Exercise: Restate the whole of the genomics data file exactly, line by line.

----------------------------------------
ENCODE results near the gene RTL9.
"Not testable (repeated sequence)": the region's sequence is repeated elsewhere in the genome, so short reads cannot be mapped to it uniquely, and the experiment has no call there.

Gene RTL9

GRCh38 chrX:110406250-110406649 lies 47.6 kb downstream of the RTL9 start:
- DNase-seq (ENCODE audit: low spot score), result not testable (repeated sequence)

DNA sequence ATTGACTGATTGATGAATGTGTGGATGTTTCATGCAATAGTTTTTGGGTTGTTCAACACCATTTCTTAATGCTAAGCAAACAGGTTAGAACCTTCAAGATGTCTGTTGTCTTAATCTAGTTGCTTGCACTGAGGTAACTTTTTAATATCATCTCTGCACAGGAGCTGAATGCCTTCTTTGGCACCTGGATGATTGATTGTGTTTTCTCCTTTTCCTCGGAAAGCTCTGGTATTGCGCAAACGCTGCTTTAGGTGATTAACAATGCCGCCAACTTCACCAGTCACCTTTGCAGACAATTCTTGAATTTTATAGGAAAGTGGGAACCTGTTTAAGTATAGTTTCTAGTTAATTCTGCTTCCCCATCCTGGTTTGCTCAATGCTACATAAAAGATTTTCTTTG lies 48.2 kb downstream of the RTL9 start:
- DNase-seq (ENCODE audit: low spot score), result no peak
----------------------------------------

ENCODE results near the gene RTL9.
"Not testable (repeated sequence)": the region's sequence is repeated elsewhere in the genome, so short reads cannot be mapped to it uniquely, and the experiment has no call there.

Gene RTL9

GRCh38 chrX:110406250-110406649 lies 47.6 kb downstream of the RTL9 start:
- DNase-seq (ENCODE audit: low spot score), result not testable (repeated sequence)

DNA sequence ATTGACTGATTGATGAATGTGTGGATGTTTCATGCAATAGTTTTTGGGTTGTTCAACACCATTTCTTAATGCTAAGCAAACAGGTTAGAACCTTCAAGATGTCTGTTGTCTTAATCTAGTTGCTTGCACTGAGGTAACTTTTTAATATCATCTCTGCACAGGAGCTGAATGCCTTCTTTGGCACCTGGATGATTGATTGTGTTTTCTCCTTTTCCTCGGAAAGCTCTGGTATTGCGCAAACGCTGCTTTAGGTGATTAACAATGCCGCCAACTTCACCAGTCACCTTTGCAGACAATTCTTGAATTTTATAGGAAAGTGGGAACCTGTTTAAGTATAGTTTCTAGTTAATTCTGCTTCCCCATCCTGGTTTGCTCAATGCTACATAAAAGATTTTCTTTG lies 48.2 kb downstream of the RTL9 start:
- DNase-seq (ENCODE audit: low spot score), result no peak